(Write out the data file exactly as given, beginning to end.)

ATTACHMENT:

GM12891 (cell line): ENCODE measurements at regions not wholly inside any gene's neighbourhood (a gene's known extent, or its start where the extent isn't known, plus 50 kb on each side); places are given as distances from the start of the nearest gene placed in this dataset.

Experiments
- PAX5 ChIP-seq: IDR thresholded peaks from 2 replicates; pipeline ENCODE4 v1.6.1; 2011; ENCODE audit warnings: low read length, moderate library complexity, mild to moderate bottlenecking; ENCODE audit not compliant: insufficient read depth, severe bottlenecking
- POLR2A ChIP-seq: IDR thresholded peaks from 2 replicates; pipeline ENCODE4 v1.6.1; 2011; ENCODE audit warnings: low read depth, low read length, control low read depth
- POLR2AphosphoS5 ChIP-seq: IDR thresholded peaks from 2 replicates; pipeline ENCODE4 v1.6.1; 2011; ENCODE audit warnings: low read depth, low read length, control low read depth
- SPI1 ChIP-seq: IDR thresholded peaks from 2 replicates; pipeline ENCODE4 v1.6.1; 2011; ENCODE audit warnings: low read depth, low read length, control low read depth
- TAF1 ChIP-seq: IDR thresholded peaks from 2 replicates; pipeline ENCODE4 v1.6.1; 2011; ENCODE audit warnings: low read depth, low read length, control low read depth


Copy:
GM12891 (cell line): ENCODE measurements at regions not wholly inside any gene's neighbourhood (a gene's known extent, or its start where the extent isn't known, plus 50 kb on each side); places are given as distances from the start of the nearest gene placed in this dataset.

Experiments
- PAX5 ChIP-seq: IDR thresholded peaks from 2 replicates; pipeline ENCODE4 v1.6.1; 2011; ENCODE audit warnings: low read length, moderate library complexity, mild to moderate bottlenecking; ENCODE audit not compliant: insufficient read depth, severe bottlenecking
- POLR2A ChIP-seq: IDR thresholded peaks from 2 replicates; pipeline ENCODE4 v1.6.1; 2011; ENCODE audit warnings: low read depth, low read length, control low read depth
- POLR2AphosphoS5 ChIP-seq: IDR thresholded peaks from 2 replicates; pipeline ENCODE4 v1.6.1; 2011; ENCODE audit warnings: low read depth, low read length, control low read depth
- SPI1 ChIP-seq: IDR thresholded peaks from 2 replicates; pipeline ENCODE4 v1.6.1; 2011; ENCODE audit warnings: low read depth, low read length, control low read depth
- TAF1 ChIP-seq: IDR thresholded peaks from 2 replicates; pipeline ENCODE4 v1.6.1; 2011; ENCODE audit warnings: low read depth, low read length, control low read depth